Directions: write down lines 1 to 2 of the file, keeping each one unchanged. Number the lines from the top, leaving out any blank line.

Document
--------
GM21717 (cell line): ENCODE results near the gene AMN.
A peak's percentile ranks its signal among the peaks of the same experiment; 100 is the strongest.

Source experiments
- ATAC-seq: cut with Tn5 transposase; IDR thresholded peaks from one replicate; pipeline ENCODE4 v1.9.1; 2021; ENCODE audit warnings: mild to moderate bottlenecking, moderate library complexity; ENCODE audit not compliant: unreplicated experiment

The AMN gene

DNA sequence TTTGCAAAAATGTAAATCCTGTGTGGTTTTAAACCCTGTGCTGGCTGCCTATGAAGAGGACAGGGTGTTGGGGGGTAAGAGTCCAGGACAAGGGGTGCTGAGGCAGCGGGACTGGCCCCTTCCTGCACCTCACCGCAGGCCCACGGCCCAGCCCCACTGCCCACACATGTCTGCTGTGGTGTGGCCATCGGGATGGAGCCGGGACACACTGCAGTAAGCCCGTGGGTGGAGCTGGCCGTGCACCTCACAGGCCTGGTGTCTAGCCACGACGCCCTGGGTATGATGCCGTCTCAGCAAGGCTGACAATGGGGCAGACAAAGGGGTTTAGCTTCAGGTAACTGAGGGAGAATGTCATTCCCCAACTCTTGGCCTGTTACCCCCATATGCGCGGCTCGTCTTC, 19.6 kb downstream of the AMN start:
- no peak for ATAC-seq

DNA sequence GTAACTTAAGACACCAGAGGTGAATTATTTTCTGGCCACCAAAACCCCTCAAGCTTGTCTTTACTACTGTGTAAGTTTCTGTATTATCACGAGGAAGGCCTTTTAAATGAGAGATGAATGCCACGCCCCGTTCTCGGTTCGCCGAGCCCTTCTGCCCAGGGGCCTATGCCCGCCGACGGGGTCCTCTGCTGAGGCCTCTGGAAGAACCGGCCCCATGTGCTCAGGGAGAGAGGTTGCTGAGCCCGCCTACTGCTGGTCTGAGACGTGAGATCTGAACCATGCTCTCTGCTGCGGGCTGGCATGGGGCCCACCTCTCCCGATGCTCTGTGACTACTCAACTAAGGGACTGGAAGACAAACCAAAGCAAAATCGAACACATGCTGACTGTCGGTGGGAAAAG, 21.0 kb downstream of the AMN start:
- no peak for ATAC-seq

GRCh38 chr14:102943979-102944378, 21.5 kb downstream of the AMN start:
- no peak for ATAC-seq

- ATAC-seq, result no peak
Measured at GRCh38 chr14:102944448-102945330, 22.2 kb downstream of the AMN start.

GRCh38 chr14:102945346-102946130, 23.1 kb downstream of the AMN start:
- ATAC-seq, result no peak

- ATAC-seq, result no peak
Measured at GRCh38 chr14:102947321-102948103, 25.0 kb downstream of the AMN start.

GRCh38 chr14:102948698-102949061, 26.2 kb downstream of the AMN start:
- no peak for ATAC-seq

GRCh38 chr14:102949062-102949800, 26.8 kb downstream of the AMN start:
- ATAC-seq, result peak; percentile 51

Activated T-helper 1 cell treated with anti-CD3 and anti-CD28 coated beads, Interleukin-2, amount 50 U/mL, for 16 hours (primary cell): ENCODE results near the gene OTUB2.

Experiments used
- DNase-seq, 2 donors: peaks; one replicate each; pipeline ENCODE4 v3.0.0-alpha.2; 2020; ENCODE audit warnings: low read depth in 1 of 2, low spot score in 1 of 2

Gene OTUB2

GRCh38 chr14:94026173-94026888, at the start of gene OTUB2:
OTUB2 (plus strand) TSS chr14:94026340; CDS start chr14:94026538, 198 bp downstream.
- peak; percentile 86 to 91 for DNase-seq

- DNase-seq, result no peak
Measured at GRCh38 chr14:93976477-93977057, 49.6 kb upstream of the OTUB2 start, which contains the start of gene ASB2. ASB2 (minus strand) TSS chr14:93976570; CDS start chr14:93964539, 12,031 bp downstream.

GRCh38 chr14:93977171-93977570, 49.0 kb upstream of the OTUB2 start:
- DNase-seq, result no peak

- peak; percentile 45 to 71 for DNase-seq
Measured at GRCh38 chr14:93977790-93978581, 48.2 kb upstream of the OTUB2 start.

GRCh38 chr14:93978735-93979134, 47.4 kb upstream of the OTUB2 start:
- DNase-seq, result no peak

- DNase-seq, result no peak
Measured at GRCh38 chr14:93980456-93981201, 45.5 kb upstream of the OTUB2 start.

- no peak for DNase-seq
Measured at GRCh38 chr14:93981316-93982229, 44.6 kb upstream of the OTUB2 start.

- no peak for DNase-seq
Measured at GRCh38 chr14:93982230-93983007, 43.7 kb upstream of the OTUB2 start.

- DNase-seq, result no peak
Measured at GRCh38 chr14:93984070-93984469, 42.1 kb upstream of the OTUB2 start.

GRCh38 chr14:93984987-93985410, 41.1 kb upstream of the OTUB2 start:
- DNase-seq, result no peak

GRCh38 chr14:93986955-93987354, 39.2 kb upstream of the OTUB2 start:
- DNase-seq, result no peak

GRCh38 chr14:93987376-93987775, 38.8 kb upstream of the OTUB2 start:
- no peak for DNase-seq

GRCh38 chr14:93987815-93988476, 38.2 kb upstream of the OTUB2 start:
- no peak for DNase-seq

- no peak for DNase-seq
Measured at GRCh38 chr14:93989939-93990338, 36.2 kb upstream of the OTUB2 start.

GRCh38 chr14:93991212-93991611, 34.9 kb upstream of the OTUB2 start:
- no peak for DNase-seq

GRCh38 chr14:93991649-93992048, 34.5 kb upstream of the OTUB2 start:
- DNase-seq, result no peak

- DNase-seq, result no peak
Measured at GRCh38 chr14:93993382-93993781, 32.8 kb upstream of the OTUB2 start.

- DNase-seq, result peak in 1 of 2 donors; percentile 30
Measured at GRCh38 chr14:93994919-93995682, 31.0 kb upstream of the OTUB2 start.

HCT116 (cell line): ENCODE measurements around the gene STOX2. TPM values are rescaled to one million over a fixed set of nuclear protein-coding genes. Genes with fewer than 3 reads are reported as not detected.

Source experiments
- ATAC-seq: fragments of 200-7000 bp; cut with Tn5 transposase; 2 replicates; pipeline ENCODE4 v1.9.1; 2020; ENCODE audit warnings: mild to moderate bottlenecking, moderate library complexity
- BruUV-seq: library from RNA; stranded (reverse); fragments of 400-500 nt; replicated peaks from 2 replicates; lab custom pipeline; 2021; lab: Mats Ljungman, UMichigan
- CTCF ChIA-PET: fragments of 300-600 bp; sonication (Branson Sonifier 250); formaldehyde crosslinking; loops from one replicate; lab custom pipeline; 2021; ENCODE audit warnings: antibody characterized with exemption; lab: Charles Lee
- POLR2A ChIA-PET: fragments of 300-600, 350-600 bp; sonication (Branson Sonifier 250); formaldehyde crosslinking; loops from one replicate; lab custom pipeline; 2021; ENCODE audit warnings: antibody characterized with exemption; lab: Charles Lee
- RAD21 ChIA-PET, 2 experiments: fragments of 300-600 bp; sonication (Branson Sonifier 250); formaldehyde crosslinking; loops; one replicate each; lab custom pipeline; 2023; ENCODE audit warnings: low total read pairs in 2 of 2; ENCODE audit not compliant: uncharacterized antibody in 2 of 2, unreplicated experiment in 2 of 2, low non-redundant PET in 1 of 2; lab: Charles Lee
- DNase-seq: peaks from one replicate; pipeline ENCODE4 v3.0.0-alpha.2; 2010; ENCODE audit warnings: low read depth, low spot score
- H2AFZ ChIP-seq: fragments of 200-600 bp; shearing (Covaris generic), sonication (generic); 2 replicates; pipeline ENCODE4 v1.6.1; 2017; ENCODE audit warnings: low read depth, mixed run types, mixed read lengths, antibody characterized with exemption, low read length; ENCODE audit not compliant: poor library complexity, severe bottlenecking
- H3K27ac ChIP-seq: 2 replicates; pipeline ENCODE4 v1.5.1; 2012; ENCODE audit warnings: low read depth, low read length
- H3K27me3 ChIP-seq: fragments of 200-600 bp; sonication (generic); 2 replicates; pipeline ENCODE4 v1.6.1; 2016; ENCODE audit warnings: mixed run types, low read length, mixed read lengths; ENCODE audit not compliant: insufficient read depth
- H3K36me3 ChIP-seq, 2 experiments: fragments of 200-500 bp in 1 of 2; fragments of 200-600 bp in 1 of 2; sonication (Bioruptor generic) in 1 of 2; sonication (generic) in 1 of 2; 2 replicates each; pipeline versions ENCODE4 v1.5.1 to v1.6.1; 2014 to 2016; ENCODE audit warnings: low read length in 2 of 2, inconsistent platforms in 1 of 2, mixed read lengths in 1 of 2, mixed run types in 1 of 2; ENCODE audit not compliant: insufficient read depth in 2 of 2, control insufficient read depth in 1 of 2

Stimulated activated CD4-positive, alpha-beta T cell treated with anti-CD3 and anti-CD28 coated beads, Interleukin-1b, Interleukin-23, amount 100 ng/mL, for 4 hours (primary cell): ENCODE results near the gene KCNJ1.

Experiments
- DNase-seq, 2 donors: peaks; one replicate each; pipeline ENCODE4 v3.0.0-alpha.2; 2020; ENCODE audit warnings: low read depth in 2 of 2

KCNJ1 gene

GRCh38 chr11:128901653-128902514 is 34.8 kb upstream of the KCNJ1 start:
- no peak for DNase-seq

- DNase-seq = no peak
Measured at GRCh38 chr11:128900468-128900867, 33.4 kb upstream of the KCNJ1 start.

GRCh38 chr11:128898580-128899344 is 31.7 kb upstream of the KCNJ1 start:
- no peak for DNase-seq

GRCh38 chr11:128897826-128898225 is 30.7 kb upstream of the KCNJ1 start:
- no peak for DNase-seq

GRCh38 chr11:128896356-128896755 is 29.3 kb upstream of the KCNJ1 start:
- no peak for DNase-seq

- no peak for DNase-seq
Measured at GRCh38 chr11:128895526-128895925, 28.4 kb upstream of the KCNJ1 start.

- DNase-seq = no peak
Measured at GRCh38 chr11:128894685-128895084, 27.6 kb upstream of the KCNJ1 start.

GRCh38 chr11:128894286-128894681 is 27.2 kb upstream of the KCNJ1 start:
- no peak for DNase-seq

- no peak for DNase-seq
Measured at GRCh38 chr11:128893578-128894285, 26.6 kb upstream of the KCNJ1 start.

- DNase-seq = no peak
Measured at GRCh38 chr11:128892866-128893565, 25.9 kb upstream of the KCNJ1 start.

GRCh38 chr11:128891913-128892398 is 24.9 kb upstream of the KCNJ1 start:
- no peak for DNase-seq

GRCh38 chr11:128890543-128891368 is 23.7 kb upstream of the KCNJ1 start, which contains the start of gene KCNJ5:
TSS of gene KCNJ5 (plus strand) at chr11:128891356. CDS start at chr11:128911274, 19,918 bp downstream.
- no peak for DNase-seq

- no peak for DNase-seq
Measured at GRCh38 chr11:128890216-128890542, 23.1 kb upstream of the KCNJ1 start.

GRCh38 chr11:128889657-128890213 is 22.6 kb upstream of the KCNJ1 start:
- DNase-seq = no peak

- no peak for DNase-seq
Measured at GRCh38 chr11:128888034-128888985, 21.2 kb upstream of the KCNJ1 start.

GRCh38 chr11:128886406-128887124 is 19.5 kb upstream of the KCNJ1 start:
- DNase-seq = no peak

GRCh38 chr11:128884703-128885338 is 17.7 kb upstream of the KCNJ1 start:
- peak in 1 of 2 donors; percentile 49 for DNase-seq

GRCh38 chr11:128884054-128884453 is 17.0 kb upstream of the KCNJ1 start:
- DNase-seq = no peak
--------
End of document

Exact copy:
GM21717 (cell line): ENCODE results near the gene AMN.
A peak's percentile ranks its signal among the peaks of the same experiment; 100 is the strongest.